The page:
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    $\begingroup$ Assume there is some $y \in Y \setminus f(X)$ and construct with Tietze to $h_1,h_2$ contradicting the injectivity. $\endgroup$ Dec 8, 2011 at 11:45
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Closed subalgebras of $C(X)$ are called uniform algebras, and there is a huge literature on them. You might start by reading Gamelin's book, Uniform Algebras, or simple by Googling "uniform algebras".

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This may be an interesting add-on for Martin's answer. In this paper Pavlov and Troitskii show that an inclusion of commutative $C^*$-algebras $C(X) \to C(Y)$ (with $X$ and $Y$ compact Hausdorff), which allows a positive unital conditional expectation $E \colon C(Y) \to C(X)$ that satisfies an index condition, corresponds via Gelfand duality to a branched covering $p \colon Y \to X$. The latter means that $p$ is a continuous closed and open surjection with boundedly many preimages $p^{-1}(x)$ at every $x \in X$,

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  • $\begingroup$ This is a really nice paper, thanks ! $\endgroup$
    – Amin
    Jun 11, 2012 at 20:26
  • $\begingroup$ Unfortunately the link is broken. $\endgroup$ May 20, 2021 at 9:06
  • $\begingroup$ I fixed the link. $\endgroup$ May 25, 2021 at 18:50
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    $\begingroup$ Name of the paper, against future link rot: Quantization of branched coverings. $\endgroup$
    – LSpice
    May 25, 2021 at 18:59
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A bit more exotic, a finitely generated subalgebra (no matter $*$-subalgebra or not) corresponds to a continuous map to an affine variety over $\mathbb C$ (continuous in the euclidean topology), such that image is Zariski dense. Sometimes this is a useful observation.

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  • $\begingroup$ Forgive me, I'm no too clever, but $C(X)$ isnt a polynomial algebra, then I dont understnd your assetion. $\endgroup$ Dec 5, 2011 at 18:47
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    $\begingroup$ @Buschi Sergio: Well, the finitely generated subalgebra is a quotient of a polynomial algebra and thus corresponds to an affine variety. The spectrum of the C*-algebra A is given by the characters A-->C and precomposition with the inclusion map, whether it is *-respecting or not, gives a surjective ring map to a field, hence a maximal ideal. This defines a map from the points of the compact Hausdorff space to the affine variety (whose points correspond to maximal ideals). $\endgroup$ Dec 5, 2011 at 23:45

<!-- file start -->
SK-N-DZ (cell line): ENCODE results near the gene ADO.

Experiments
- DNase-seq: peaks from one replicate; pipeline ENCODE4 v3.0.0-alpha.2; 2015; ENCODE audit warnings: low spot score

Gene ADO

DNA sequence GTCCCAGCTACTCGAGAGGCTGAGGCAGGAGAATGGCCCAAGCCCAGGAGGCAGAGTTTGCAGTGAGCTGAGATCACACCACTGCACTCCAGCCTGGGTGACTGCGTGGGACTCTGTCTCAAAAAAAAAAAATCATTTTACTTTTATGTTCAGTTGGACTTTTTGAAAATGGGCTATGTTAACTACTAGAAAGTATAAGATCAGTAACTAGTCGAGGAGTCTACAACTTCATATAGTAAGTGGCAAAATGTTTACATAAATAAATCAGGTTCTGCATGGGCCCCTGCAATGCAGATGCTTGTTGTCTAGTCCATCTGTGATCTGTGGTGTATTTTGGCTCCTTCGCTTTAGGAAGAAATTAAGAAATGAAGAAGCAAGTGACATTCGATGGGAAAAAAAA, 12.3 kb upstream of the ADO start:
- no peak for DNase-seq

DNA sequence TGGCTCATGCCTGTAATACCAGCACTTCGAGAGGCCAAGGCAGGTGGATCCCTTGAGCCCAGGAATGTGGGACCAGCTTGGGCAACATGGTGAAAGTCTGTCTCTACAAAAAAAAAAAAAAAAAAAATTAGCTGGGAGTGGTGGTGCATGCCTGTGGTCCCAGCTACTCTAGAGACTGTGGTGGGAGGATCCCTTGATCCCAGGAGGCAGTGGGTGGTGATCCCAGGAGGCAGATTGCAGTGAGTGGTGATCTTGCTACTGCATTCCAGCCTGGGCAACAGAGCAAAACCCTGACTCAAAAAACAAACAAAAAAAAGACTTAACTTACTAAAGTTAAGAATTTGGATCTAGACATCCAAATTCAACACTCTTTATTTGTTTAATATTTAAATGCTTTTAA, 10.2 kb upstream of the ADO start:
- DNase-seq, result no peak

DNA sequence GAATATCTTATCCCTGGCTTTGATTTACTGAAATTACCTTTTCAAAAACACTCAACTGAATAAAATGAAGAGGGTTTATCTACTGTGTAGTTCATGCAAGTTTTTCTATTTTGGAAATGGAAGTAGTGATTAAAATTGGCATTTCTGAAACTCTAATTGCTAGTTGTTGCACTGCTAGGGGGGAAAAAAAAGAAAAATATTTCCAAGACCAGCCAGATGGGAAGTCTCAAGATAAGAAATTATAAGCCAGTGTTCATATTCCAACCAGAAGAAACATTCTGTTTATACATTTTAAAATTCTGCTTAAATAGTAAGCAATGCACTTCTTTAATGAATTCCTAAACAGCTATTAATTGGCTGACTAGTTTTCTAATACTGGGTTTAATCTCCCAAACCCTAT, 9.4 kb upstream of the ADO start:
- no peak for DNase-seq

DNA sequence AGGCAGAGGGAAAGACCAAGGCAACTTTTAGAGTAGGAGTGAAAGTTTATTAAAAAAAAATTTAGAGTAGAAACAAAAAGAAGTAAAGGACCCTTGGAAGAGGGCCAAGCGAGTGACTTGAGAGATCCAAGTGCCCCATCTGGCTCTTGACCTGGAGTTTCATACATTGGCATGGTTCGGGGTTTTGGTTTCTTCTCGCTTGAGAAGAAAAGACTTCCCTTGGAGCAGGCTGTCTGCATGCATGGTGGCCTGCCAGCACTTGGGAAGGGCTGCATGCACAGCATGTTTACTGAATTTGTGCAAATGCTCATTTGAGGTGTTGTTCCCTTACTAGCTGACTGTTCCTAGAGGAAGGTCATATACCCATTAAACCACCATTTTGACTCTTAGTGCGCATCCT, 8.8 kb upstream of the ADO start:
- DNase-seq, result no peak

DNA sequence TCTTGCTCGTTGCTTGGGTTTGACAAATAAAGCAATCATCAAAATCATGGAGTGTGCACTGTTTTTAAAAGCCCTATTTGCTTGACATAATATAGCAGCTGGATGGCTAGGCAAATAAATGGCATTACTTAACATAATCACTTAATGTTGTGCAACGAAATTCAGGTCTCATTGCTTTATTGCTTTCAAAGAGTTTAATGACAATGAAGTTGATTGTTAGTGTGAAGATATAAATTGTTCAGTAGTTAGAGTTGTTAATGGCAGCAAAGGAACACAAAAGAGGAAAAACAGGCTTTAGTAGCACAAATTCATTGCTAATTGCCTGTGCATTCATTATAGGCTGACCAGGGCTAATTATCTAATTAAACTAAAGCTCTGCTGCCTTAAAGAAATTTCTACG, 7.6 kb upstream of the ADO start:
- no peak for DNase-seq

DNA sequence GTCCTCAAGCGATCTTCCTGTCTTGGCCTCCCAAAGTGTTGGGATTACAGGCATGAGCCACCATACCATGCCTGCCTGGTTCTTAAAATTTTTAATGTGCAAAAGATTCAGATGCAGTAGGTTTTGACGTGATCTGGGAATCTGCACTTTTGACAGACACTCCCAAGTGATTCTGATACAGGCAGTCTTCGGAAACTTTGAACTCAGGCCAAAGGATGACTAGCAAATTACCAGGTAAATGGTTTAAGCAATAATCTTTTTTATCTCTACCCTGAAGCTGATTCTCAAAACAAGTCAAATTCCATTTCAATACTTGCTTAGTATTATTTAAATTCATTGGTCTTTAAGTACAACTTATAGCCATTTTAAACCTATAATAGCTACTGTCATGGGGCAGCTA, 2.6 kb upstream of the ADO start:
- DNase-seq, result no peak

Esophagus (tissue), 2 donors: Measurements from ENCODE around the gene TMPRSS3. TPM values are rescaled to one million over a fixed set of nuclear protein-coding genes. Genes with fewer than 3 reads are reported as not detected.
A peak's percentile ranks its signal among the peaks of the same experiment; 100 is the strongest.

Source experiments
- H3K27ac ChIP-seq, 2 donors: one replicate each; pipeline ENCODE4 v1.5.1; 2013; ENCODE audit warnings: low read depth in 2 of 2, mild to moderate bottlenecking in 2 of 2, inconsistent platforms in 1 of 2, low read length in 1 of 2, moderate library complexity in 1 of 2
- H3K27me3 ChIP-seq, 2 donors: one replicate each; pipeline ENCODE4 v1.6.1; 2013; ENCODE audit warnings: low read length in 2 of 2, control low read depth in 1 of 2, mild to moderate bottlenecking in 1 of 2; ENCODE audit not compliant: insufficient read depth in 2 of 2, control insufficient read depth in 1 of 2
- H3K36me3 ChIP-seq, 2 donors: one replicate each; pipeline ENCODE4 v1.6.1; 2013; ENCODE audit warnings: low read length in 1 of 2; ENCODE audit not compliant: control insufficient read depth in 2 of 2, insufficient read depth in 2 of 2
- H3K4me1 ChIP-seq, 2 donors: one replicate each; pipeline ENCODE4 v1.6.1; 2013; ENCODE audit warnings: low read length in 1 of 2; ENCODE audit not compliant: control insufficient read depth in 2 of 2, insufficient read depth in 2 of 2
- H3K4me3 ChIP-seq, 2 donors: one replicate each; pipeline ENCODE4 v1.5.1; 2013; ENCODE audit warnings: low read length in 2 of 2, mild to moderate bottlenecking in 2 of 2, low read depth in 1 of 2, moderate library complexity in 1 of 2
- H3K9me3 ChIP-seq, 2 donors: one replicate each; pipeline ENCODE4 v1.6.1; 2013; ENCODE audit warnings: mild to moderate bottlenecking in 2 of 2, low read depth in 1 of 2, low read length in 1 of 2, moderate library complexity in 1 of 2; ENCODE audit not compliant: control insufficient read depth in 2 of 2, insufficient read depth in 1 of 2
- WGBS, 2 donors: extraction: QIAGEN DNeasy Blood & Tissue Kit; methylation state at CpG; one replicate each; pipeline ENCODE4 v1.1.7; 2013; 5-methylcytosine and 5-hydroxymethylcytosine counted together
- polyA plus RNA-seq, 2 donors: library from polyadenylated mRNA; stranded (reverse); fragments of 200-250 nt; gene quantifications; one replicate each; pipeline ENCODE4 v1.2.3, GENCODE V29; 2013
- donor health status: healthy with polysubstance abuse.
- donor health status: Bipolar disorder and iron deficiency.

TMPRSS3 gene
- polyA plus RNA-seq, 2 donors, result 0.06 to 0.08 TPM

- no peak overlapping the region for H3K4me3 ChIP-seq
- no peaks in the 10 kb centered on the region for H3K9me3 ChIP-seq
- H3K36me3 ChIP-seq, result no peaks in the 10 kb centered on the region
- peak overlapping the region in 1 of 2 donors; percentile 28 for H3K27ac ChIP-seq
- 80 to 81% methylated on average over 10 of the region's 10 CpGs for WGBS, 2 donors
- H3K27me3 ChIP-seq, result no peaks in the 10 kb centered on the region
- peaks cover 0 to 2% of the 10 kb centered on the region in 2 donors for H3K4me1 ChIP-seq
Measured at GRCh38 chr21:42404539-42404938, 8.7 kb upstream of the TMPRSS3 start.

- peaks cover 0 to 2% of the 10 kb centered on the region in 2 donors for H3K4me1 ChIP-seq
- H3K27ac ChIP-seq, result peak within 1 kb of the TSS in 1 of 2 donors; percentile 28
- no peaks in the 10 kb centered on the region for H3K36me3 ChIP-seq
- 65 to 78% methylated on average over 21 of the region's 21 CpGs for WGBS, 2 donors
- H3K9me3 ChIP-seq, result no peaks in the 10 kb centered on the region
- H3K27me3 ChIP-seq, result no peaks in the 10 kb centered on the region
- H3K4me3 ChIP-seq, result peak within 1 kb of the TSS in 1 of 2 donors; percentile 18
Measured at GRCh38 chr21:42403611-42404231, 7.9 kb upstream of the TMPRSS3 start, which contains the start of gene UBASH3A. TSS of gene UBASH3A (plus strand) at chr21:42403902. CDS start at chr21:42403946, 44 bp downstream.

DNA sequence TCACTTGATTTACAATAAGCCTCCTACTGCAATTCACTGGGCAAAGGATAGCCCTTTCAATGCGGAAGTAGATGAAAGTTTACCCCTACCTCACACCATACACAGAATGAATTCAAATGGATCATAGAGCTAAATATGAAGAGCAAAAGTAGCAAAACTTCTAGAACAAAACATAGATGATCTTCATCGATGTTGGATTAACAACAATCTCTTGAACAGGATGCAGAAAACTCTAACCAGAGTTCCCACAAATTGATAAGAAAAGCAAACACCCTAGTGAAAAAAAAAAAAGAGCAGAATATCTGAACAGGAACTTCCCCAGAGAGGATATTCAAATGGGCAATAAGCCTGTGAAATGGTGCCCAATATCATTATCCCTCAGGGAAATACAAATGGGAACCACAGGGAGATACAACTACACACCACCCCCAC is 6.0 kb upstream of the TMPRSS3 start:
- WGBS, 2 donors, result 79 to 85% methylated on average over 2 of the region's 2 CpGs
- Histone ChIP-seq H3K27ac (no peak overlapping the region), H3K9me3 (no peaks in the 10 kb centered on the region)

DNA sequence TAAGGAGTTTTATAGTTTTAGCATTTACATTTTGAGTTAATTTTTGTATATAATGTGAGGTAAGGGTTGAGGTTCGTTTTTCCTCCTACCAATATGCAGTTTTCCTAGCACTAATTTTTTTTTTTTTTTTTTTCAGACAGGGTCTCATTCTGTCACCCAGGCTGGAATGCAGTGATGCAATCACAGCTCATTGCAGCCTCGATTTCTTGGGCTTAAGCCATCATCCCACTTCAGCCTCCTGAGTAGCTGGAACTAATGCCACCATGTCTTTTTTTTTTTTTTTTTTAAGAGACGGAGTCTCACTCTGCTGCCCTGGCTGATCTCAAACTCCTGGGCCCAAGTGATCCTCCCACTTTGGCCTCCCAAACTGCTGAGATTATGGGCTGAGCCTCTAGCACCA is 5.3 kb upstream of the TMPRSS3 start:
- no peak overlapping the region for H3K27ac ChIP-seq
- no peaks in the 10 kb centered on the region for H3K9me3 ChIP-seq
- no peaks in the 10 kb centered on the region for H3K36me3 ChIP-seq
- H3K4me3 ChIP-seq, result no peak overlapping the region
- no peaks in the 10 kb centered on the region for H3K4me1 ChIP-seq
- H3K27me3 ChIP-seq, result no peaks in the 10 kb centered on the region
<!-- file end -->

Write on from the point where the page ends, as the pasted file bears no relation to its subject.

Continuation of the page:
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To add to the dictionary, some strange spaces called extremely disconnected correspond to rather natural abelian C* algebras, the Von Neumann. They are natural, since they correspond to C* algebras acting on $L^2(X,m)$ for not too bad measure spaces $(X,m)$; roughly, you look at the spectrum of $L^\infty(X,m)$ acting on $L^2$.

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    $\begingroup$ This doesn't seem relevant to the question, which is about subalgebras. $\endgroup$ Dec 6, 2011 at 17:10
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    $\begingroup$ Not right at all, just read it from beginning to the end. Here's why I think it's pertinent (so finally people stop giving negative notes to my comment). First, the example of metrizable space is given, the corresponding $C*-$algebras being precisely identified. Second, the question ends with : if you have any addition to the dictionary etc. Now the comment goes in the other way, and I think is a nice motivation for Gelfand. Namely, since there are many kind of $C*-$algebras, it's also a question what are the corresponding spectrum. $\endgroup$
    – Amin
    Dec 6, 2011 at 17:42
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    $\begingroup$ So now as I said, the Von Neuman are common $C^*-$algebras, and thus I add one entry to the "dictionary" (which is rather a correspondence than a dictionary).\\ PS : I wanted to put my 'answer' as comment, but I can't, sorry for that. $\endgroup$
    – Amin
    Dec 6, 2011 at 17:48
  • $\begingroup$ Are the spaces really called "extremely disconnected", or do you mean "extremally disconnected"? $\endgroup$
    – LSpice
    May 25, 2021 at 19:00